Why should adults also play board games? 

As soon as you get involved in a game, it’s like with a film or a book: you immerse yourself in another world where different rules apply, where you can be someone else and get away from everyday life. It’s important to let yourself have this moment where you’re detached from reality and can think differently. It can take some to learn, but once you allow yourself to do that, you relax.There are always people who don’t want to play board games because they don’t like it. So, there’s a challenge in finding a game they will enjoy. With so many different games and such variety, there is bound to be something for everyone. But the world of games isn’t as well understood as, say, the world of books. Someone who doesn’t read a lot will still have a pretty good idea of what you’re talking about if you mention a crime book’ or a biography’. But not many people know what you’re on about if you bring up a worker placement game’ for example. And as long as that’s the case, I’ll see it as a public duty to keep on promoting games.

(below: © Gilles Kayser)

Games also have an educational role. During the Game Ons Educator’s Day various examples will be presented to teachers and educators. How important can game playing be for children?

I think that in every game, there’s at least one component that is also present in the school curriculum. Games can very conveniently be used in schools or in non-formal education, even if they don’t have a specific educational” label. In fact, as a game developer, I’m not a fan of educational games. Children are smart, they quickly realise that there’s a hidden agenda in that type of game. This type of forced learning’ doesn’t do anything positive for the image’ of games. Parents should know that even a simple dice game can be part of a learning process.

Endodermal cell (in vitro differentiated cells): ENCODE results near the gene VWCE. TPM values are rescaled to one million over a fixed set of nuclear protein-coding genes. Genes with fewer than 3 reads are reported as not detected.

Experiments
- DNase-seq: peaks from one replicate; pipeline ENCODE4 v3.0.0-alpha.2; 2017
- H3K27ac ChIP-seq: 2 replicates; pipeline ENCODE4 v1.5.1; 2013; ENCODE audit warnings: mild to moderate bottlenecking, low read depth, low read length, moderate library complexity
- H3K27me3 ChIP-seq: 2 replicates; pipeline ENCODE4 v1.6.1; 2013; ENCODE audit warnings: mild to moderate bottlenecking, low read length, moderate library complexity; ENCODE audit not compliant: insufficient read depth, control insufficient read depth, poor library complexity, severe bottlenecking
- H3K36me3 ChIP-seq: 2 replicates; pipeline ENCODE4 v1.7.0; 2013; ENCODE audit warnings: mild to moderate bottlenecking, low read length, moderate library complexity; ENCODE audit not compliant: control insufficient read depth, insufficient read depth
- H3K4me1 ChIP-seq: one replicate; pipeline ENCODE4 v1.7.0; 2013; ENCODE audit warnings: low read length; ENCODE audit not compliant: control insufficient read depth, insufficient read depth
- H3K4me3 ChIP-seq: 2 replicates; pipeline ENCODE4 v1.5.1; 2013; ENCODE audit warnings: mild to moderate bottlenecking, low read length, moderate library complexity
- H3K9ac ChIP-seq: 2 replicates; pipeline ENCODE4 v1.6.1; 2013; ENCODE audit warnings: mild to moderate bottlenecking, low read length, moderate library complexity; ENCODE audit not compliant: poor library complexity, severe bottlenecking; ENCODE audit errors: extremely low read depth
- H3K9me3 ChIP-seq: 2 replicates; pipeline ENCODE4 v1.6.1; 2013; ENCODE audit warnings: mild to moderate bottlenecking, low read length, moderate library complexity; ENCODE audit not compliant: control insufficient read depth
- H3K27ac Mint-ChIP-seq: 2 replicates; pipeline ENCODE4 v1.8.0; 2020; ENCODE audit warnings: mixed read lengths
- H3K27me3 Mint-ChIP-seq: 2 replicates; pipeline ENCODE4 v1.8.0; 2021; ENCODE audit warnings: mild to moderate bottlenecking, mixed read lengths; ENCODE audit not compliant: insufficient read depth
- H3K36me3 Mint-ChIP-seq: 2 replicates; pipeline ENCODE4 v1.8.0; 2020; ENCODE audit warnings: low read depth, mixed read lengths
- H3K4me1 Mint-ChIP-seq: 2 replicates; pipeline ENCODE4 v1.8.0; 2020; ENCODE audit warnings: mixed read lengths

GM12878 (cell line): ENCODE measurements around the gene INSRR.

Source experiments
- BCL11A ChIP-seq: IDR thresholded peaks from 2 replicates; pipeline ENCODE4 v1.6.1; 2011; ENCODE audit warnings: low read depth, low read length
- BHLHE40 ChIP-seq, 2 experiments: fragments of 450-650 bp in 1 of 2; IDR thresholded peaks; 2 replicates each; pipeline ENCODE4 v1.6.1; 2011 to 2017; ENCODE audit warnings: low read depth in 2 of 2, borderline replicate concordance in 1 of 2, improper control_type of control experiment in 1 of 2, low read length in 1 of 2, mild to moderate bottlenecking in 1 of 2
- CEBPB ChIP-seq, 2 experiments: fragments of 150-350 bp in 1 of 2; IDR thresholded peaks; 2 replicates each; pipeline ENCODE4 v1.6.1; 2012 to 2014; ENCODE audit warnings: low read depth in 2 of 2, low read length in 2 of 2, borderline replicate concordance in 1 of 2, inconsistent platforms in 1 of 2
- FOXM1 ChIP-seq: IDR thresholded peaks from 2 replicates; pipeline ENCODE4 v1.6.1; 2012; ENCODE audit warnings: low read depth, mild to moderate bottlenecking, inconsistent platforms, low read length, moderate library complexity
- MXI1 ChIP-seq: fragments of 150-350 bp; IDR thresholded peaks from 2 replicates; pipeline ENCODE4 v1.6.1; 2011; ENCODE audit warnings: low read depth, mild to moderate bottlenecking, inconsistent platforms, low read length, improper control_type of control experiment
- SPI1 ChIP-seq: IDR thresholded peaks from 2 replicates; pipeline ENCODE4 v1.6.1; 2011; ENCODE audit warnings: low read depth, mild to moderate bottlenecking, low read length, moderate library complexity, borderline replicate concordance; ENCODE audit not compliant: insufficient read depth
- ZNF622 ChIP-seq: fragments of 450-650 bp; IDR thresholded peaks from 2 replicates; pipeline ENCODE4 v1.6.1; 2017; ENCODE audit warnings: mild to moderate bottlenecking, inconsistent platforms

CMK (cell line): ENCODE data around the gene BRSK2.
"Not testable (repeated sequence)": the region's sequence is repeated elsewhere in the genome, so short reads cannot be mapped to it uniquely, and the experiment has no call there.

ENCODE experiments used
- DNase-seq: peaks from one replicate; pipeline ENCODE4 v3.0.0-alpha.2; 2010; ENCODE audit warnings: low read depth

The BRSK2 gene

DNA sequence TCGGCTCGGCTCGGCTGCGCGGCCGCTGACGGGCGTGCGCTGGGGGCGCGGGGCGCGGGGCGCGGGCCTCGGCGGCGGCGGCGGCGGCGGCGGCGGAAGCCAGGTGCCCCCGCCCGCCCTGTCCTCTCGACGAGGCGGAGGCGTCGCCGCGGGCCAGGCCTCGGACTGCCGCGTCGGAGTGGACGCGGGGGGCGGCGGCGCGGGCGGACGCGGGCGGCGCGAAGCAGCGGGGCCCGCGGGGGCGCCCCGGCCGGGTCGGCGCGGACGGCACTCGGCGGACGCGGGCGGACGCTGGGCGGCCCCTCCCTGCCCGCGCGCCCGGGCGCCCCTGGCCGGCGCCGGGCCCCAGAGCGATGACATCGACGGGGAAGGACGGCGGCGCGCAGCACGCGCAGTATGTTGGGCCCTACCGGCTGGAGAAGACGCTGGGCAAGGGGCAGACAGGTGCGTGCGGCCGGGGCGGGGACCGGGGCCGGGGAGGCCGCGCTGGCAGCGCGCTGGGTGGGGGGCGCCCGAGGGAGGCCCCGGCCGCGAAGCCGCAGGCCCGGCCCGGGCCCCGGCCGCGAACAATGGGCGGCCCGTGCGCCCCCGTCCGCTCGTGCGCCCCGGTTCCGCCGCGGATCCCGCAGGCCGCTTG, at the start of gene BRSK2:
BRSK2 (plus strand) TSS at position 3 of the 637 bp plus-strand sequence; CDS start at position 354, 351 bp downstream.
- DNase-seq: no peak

The social factor is also important. In the past, a distinction was mistakenly made between board games and video games, stipulating that the latter lacked social interaction. Today, the world of video games is no longer demonised, it is even ahead of board games in terms of educational content. I don’t think you should only play cooperative games with children. It is important to learn to lose, but also to learn to win. By definition, a game has a clear beginning and a clear end. But when the game is over, the winner is not better” and must learn not to be arrogant. 

Learning to follow the rules is also essential. Of course, in this perspective it’s very different from free play, which is also extremely important for children’s development, especially in the early years. Non-formal education relies heavily on free play, which encourages creativity. Because children are curious, want to discover new things and experiment, board games can coexist very well with free play.

Do you have a favourite game?

I always associate games with the people I play with. It gives me great satisfaction to find out which board game suits a certain person and then have fun playing it together. The game maker in me always wants something to happen” around the table. Not necessarily a verbal interaction, but I like to somehow influence the game and the decisions of the other players, otherwise I might as well be playing a solitary game – and I’m not interested in that. What matters is that your coplayers and you play the game, not the other way round.